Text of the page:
Book:COVID-19 Testing, Reporting, and Information Management in the Laboratory/Overview of COVID-19 and its challenges/COVID-19: The terminology

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1. Overview of COVID-19 and its challenges

Please note: Information during a pandemic changes, sometime rapidly, in regards to test methods, reported figures, and social situations. Efforts will be made to keep this guide up-to-date as best as possible given time constraints and resources.

1.1 COVID-19: The terminology

Novel Coronavirus SARS-CoV-2 (49640655213).jpg

A pneumonia-like outbreak was fully in process in Wuhan—located in the Hubei province of China—by December 2019. The World Health Organization (WHO) was notified by the end of the month that the cause could be a novel threat to the larger populace.[1] By the end of January 2020, the WHO had declared the growing viral threat a Public Health Emergency of International Concern (PHEIC), an act which includes with it a need "to implement a comprehensive risk communication strategy."[2] As the disease progressed beyond its Chinese origins, public confusion slowly grew regarding the terminology surrounding the disease. Leaders at the WHO and the Coronavirus Study Group (CSG) of the International Committee on Taxonomy of Viruses came to different naming conclusions, differing in their naming conventions while adding to the confusion.[3][4] In the end, "COVID-19" has ended up as the common disease name, caused by the SARS-CoV-2 virus, which is a member of the coronavirus family. Today, however, some still refer to the disease simply as "coronavirus," which is in error.

This isn't the first time a disease has had a different name from its associated virus. One should look back to 1982, when the U.S. Centers for Disease Control and Prevention (CDC) gave the name "acquired immune deficiency syndrome" or "AIDS" to the disease associated with the human immunodeficiency virus (HIV) (a member of the retrovirus family).[5] It took time for the layman to get used to the terminology, and even then some still ended up mistakenly referring to the disease as "HIV."

Consistent terminology is vital to communicating technical material to a global audience.[6][7] With that in mind, it's beneficial to ensure everyone is clear on the terms used. For purposes of this guide:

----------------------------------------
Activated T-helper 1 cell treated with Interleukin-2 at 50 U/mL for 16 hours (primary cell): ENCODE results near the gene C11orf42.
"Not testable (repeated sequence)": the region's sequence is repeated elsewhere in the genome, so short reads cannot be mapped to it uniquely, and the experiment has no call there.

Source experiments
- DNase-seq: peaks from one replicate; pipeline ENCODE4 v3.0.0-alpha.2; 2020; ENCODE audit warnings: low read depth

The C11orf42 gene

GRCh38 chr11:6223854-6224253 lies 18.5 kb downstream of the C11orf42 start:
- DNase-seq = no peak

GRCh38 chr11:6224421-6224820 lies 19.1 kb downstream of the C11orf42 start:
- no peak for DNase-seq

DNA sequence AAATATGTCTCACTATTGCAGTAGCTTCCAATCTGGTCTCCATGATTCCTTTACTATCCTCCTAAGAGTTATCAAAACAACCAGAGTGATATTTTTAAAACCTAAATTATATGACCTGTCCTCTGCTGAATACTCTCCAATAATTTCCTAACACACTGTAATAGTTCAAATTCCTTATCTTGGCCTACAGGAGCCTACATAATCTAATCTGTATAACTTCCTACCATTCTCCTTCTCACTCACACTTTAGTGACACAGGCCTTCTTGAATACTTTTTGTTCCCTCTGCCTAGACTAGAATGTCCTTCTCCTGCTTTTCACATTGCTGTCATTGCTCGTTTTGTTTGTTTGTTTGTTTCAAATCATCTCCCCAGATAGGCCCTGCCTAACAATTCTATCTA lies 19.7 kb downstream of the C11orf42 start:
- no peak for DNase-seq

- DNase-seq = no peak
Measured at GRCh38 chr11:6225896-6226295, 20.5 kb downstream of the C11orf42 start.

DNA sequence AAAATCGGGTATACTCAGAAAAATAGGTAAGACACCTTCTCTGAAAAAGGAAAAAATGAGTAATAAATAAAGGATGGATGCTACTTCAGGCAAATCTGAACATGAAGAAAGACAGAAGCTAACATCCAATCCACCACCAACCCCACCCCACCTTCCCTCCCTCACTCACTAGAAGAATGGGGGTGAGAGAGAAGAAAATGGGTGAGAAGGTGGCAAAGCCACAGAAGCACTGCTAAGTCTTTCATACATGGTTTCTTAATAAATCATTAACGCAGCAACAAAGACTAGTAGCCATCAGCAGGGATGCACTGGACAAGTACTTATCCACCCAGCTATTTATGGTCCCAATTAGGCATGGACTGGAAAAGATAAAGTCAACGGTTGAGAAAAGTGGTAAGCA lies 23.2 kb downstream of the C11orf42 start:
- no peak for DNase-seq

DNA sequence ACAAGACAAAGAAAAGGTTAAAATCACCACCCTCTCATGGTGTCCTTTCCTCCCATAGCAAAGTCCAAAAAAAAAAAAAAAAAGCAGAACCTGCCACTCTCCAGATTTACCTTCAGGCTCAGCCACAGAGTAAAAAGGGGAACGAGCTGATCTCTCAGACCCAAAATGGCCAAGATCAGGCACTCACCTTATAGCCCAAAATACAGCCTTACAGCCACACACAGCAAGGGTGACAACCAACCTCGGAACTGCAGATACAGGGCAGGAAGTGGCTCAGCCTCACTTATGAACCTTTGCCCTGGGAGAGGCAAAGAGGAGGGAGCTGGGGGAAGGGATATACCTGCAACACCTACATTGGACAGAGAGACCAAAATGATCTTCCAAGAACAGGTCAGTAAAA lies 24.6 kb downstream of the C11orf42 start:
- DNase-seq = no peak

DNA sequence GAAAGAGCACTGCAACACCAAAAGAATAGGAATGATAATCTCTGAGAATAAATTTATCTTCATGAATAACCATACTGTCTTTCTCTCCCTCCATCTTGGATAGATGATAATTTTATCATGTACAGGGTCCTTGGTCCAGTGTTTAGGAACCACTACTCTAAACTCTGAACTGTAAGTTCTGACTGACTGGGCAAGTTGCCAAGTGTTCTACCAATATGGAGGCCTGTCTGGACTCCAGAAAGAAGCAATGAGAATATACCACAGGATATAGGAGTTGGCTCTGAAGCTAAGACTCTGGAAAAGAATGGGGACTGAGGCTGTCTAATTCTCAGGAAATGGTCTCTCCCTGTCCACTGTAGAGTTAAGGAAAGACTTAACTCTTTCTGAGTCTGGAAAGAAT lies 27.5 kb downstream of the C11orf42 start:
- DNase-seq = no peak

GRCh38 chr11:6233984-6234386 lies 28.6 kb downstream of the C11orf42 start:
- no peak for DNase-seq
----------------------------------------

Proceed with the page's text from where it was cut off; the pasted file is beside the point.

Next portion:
• Coronavirus disease 2019 (otherwise known as COVID-19) is the respiratory disease being discussed in this guide.
  • SARS-CoV-2 is the virus responsible for COVID-19.
  • Coronavirus (or Coronaviridae) is a family of related viruses, of which SARS-CoV-2 is a member.
  • Severe acute respiratory syndrome (otherwise known as SARS) is a different respiratory disease, which surfaced in the early 2000s, caused by a related but different type of coronavirus (SARS-CoV or SARS-CoV-1).
  • Middle East respiratory syndrome (otherwise known as MERS) is a different respiratory disease, which surfaced in 2012, caused by a related but different type of coronavirus (MERS-CoV).


  1. Hui, D.S.; Azhar, E.I.; Madani, T.A. et al. (2020). "The continuing 2019-nCoV epidemic threat of novel coronaviruses to global health—The latest 2019 novel coronavirus outbreak in Wuhan, China". International Journal of Infectious Diseases 91: 264–66. doi:10.1016/j.ijid.2020.01.009. PMID 31953166. 
  2. World Health Organization (30 January 2020). "Statement on the second meeting of the International Health Regulations (2005) Emergency Committee regarding the outbreak of novel coronavirus (2019-nCoV)". World Health Organization. Retrieved 06 September 2021. 
  3. Enserink, M. (12 February 2020). "Update: ‘A bit chaotic.’ Christening of new coronavirus and its disease name create confusion". Science. Retrieved 06 September 2021. 
  4. Jiang, S.; Shi, Z.; Shu, Y. et al. (2020). "A distinct name is needed for the new coronavirus". The Lancet 395 (10228): 949. doi:10.1016/S0140-6736(20)30419-0. PMID 32087125. 
  5. Oppenheimer, G.M. (1992). "Chapter 2: Causes, Cases, and Cohorts: The Role of Epidemiology in the Historical Construction of AIDS". In Fee, E.; Fox, D.M.. AIDS: The Making of a Chronic Disease. University of California Press. pp. 49–83. ISBN 0520077784. Retrieved 31 March 2020. 
  6. Kohl, J.R. (2008). The Global English Style Guide: Writing Clear, Trnaslatable Documentation for a Global Market. SAS Institute. ISBN 9781599946573. 
  7. Megathlin, B.A.; Langford, R.S. (1991). "Controlling the Unruly: Terminology". 1991 Proceedings 38th International Technical Communication Conference: WE22–WE24.